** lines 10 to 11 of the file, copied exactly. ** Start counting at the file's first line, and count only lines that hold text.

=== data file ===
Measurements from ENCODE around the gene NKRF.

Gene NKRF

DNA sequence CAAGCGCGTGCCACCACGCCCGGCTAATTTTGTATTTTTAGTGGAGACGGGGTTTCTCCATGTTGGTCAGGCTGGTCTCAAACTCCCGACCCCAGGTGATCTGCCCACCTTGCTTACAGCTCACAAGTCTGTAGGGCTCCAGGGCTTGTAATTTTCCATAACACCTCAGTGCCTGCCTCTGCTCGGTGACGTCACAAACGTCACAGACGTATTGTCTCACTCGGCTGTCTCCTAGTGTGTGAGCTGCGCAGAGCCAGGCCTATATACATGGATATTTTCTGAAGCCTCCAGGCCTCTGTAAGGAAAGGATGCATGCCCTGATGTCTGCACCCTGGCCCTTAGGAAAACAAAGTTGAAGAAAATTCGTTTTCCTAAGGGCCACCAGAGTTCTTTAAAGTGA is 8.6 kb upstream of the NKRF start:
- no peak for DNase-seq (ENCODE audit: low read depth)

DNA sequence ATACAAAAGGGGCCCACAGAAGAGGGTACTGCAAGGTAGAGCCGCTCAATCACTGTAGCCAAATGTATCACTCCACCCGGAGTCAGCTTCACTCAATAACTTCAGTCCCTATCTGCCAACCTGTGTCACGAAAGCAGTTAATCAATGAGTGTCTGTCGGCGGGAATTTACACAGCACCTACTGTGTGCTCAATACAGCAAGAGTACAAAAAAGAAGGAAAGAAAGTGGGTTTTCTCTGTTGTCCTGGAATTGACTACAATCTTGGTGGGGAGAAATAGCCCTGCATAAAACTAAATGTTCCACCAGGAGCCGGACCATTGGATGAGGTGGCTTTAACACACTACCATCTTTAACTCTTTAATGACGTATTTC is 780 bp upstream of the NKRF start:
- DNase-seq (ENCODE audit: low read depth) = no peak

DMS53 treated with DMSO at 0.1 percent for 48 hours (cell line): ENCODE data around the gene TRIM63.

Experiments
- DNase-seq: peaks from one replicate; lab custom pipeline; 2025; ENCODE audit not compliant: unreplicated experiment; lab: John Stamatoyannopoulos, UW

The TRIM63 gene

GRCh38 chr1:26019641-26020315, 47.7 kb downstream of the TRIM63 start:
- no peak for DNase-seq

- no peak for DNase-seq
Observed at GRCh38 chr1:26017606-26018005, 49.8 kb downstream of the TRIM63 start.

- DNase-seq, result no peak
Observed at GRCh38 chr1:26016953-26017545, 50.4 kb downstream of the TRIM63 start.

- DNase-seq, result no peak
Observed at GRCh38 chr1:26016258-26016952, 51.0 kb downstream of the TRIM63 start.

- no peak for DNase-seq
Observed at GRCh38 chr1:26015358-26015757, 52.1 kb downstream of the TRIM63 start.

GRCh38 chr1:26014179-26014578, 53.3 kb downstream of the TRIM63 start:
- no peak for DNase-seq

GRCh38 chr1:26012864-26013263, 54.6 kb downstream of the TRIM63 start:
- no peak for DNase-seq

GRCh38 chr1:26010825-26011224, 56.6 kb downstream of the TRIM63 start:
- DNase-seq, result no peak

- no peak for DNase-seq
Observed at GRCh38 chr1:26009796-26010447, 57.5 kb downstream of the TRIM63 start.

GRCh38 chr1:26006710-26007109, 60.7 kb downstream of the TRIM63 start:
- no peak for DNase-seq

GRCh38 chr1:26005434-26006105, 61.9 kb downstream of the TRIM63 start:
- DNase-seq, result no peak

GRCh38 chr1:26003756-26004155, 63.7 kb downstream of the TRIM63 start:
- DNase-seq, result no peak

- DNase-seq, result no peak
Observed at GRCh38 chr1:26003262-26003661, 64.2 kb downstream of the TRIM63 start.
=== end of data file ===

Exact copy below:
The TRIM63 gene

GRCh38 chr1:26019641-26020315, 47.7 kb downstream of the TRIM63 start: